Used Car ‘Phenomenal’ Performance Drives Dealer Profits Up 27.5% in July

Auto retailers enjoyed a 27.5% year-on-year increase in profits in July as the appreciation in the value of used cars boosted the industry, according to ASE.

Monthly profitability KPIs for analytics and consulting retailers showed that retailers improved their profitability by almost £ 14,000 to £ 65,000 during the month as an imbalance between supply and demand made used car value skyrocket.

ASE said a strong start to the second half of the year pushed the 12-month rolling average Return on Sales (RoS) to 2.17% – a huge increase from the 0.37% achieved during 12 rolling months until July 2020.

Mike Jones wrote the report. He said: “The phenomenal used car performance continued to be the main driver of the current strong profitability, with a 12 month ROI now sliding to almost 100%.”

He added: “Stockturn is now below the 45-day benchmark, reflecting the strength of current market demand.”

Earlier this week, Phillip Nothard, chief analysis and strategy officer at Cox Automotive, warned that UK car dealers will have to compromise on their usual inventory demands in order to fill their forecourt in a now sector. “Empty of stocks”.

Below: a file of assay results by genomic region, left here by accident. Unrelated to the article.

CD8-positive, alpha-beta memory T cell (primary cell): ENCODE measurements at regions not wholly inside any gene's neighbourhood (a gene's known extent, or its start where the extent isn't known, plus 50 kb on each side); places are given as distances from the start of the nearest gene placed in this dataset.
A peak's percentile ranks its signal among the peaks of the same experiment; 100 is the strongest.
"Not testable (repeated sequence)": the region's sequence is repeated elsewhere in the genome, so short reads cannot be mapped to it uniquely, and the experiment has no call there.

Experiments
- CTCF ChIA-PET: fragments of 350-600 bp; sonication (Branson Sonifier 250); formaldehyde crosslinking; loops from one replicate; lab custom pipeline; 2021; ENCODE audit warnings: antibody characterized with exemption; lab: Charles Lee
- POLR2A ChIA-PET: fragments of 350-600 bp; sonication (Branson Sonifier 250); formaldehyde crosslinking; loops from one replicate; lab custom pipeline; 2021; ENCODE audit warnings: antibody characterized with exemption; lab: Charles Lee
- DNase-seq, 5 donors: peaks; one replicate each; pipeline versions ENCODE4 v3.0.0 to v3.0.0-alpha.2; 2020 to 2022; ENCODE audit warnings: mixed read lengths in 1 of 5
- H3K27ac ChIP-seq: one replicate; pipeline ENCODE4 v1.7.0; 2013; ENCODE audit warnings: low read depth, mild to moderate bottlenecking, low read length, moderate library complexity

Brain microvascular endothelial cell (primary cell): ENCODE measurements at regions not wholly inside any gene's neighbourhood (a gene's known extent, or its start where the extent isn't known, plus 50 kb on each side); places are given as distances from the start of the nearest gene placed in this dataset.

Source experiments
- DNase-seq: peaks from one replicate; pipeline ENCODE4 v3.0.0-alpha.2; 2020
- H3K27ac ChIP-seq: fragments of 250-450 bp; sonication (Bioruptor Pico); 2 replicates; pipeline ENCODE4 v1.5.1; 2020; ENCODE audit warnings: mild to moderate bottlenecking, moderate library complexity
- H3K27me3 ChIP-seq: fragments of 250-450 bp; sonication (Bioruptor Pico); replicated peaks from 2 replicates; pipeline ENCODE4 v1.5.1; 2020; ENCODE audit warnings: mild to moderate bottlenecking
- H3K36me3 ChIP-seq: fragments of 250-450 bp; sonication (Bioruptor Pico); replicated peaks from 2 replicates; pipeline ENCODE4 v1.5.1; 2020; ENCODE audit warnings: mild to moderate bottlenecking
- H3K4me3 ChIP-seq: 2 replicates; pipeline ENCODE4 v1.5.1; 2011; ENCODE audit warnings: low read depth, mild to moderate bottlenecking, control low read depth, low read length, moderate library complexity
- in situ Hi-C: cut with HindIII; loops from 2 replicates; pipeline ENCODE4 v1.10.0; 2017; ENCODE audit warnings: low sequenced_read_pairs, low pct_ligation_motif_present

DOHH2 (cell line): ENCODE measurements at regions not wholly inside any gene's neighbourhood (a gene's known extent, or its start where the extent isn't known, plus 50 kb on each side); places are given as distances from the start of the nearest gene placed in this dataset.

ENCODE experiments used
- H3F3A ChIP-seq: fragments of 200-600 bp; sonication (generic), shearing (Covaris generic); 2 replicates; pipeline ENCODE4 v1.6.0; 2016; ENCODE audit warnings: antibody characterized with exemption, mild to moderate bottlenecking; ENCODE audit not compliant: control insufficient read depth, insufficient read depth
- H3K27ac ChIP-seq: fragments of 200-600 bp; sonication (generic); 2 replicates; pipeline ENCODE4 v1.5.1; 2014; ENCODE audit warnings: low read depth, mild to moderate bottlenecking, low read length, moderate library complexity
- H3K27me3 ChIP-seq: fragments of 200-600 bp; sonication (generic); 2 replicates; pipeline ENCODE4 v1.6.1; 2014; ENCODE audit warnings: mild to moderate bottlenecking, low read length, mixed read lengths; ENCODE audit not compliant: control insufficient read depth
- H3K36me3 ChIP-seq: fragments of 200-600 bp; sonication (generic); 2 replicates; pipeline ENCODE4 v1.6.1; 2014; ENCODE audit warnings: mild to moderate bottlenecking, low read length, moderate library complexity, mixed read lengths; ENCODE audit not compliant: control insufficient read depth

But dealers at last night’s AM Awards event were positive about the market momentum.

An AM100 car retail boss said, “I can see the strong margins and the supply of used cars continue to the point where we are able to benefit from an influx of new cars into a market. ready to benefit from strong pent-up demand. in 2022. I think the outlook is really positive.

As the auto industry struggled to cope with a ‘tsunami’ of aftermarket activity in September – the result of DVSA’s MOT extensions at the request of COVID in 2020 – ASE reported that July had also improved trade for the workshops of the sector.

Overhead absorption continued to rise in July, Jones reported, with nearly two-thirds of the company’s overhead costs now covered by aftermarket profits.

He added, “We continue to see managed overheads with strong aftermarket profits, even despite the MOT vacation hangover from the previous year.”

As the government’s COVID-19 rate rebate began to decline in July, ASE also reported that its data showed only a slight increase in costs during the month.

But the report adds, “Containing costs will be vital to protecting recent gains in overhead absorption. “

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